How Many Solutions Are There For The Equation Descreate Math The Zeno Paradoxes, Metaphysics and Modern Quantum Mechanics

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The Zeno Paradoxes, Metaphysics and Modern Quantum Mechanics

Zeno was an ancient Greek thinker whose mathematical paradoxes are more important to modern thought than one might think. He was a disciple of Parmenides of Elea, whose followers were of the school of philosophers known as the Eleatics. The Eleatics produced brilliantly insightful arguments showing how the premises of other thinkers led to contradictory conclusions and therefore could not be true.

Zeno’s paradoxes have interested mathematicians for centuries, especially with the fundamental questions about the infinite divisibility, or not, of space and time that it raises. What is the smallest unit or instant of time? Is there a smaller space unit? Is it possible to locate a mathematical point in space and time?

Tolstoy, in his War and Peace, had argued from the point of view of the common assumption that space and time are a continuum. Einstein’s theory of relativity and his efforts at a unified field theory assumed a space-time continuum, although, ironically, he was the one who built on Planck’s work with the conjecture that the electromagnetic radiation is released in quanta of energy located at points in space and which (according to Einstein) come in discrete packages and can only be absorbed and emitted as a whole. It was only after Einstein’s work that the word “quantum” and Planck’s constant (h) was used to refer to the smallest quantity in which the physical quantity exists in nature and in multiples of which it increases or decreases.

Quantum mechanics was founded in the late 1920s from a reconciliation of the interpretation of Heisenberg’s uncertainty principle and Schrodinger’s wave equation; and, since then, it has been the subject of extensive metaphysical and philosophical debate, because Quantum Mechanics raises basic philosophical questions about our universe that are of the same essential nature as those raised by Zeno’s Paradoxes.

One of Zeno’s best-known paradoxes is: Consider a race between Achilles and the tortoise. Achilles allows the tortoise an advantage because he is faster. The race begins with Achilles at point A and the tortoise at point B. When Achilles reaches point B, where the tortoise started, the tortoise has moved a little further to point C. When Achilles reaches point C, the tortoise has moved further to point D closer to C than C was to B. When Achilles reaches point D, the tortoise has moved to point E closer to near point D than D was near point C; and so to infinity so that Achilles will never catch up with the tortoise.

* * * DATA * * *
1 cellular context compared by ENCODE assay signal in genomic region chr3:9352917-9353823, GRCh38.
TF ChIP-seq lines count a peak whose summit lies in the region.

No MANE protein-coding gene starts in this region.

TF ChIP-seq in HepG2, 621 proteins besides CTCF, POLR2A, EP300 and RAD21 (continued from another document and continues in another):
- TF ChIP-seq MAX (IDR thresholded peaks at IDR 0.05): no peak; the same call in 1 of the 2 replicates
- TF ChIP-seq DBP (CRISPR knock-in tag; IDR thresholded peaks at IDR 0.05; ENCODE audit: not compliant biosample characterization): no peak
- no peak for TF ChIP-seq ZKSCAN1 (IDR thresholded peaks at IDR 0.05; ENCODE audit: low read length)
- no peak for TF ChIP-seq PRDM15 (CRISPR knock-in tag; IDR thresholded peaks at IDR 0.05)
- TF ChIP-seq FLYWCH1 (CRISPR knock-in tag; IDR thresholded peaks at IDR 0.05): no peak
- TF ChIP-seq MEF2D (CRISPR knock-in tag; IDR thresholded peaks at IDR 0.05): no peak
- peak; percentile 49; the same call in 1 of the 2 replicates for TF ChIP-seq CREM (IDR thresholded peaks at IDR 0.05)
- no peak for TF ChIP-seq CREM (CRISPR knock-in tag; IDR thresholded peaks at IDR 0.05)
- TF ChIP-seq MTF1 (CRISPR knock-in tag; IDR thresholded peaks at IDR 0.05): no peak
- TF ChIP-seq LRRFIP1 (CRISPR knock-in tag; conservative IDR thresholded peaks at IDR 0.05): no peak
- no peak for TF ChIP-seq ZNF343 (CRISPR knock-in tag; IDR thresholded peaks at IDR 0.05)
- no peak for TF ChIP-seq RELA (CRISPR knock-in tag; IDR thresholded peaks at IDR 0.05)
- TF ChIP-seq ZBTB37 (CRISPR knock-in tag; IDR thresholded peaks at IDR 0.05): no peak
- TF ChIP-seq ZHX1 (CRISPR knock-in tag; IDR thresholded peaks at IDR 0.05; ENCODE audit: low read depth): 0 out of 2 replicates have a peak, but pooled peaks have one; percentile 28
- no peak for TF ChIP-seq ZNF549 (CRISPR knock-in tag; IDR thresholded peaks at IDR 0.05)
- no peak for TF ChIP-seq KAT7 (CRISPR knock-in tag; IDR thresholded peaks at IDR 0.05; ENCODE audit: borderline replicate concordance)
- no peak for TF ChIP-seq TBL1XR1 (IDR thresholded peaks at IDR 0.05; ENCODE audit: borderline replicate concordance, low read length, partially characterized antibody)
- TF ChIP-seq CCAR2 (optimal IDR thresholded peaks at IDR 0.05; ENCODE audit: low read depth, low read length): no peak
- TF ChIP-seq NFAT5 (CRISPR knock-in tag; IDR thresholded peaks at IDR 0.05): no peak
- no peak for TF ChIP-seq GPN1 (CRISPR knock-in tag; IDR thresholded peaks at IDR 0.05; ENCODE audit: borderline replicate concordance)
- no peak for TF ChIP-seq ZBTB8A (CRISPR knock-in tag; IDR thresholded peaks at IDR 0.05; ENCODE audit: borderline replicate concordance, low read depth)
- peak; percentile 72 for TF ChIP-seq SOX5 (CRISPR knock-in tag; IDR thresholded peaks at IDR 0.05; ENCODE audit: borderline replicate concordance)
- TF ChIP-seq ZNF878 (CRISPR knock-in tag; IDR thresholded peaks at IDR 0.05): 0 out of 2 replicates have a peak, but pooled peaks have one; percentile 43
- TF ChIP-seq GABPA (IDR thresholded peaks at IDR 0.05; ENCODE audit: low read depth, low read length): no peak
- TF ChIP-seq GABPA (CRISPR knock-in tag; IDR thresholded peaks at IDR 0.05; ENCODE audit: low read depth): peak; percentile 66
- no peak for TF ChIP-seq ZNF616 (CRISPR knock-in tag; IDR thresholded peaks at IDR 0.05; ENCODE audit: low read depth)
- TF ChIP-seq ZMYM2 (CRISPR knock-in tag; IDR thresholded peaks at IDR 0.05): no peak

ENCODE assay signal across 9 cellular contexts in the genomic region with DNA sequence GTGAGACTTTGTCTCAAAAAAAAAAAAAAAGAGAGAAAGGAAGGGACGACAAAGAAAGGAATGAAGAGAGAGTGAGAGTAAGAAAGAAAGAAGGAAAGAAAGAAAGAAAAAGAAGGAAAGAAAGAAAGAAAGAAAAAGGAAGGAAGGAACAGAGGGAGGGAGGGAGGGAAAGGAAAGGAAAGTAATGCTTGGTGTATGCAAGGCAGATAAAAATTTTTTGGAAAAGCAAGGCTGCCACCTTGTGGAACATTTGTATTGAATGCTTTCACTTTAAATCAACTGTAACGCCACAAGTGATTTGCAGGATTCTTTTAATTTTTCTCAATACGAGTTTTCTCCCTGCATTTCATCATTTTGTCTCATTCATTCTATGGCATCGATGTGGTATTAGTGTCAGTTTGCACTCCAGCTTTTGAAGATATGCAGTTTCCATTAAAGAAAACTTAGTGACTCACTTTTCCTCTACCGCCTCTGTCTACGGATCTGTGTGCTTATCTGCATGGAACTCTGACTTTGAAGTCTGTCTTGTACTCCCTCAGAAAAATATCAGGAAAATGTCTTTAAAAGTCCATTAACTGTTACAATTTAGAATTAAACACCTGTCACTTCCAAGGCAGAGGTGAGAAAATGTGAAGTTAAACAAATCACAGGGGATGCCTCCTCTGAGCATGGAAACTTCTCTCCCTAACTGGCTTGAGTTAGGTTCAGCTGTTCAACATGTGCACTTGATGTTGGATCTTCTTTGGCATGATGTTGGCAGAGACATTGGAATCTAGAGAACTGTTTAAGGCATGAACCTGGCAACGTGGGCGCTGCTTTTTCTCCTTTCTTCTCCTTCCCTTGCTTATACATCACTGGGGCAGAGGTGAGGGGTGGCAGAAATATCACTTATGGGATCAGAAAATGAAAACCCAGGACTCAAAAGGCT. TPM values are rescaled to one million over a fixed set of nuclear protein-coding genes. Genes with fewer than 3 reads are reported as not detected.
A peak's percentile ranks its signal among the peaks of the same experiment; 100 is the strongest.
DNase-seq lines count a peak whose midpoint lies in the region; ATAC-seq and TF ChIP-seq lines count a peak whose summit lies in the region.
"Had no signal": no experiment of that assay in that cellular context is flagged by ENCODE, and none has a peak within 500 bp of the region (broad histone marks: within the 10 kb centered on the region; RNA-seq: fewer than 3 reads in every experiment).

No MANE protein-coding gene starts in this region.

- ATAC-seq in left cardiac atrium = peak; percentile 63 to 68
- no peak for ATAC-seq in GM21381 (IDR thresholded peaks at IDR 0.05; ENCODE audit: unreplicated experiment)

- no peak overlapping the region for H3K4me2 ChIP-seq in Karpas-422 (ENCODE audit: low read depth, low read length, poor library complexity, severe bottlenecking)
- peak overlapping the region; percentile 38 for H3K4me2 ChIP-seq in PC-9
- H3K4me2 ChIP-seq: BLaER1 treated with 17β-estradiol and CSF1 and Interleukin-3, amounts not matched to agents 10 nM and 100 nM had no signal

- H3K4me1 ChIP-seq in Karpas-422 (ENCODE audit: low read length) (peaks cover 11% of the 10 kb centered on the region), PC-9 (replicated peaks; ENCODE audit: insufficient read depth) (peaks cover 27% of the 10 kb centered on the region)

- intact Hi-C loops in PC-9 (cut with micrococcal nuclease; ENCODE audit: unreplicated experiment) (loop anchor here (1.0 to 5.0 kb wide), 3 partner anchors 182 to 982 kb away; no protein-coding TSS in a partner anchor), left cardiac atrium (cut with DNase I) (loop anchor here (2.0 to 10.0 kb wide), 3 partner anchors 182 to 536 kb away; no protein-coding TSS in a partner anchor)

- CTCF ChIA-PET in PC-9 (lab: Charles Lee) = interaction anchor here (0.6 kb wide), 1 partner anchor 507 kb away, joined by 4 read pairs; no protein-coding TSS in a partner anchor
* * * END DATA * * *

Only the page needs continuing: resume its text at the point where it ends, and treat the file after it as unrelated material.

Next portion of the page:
Zeno’s argument is more than funny, because if our assumptions about a space-time continuum were correct, it’s hard to see why Zeno’s argument shouldn’t be true! But the fact that we don’t observe this paradox in nature raises questions about our assumptions that spacetime is a continuum. The importance of Zeno’s paradox is that we had, for centuries, conceptual theoretical bases, before Planck and Einstein, to believe in the idea of ​​a quantified space-time universe. The discovery of quantum mechanics should have only confirmed our intelligent intuition of Zeno’s paradox that we live in a broken or fragmented space-time universe. The question that Zeno inadvertently raised about whether space-time is a real or apparent continuum seems to have been resolved by Quantum Physics.

Heisenberg, in a very important paper in the late 1920s, showed that if the basic assumptions of quantum mechanics were correct, it should be impossible to determine precisely the position and momentum of a particle at any given time. Some had misinterpreted his argument to mean that the experimenter cannot determine the position and momentum of the subatomic particle simply as a result of the limitations of the experimenter and the type of experimental setup he has to contend with, by necessity Physicists, however, have emphasized that the indeterminacy principle is not a consequence of the limitations of the observer, but a fundamental property of nature due to the fact of the finitude of quantum action in nature.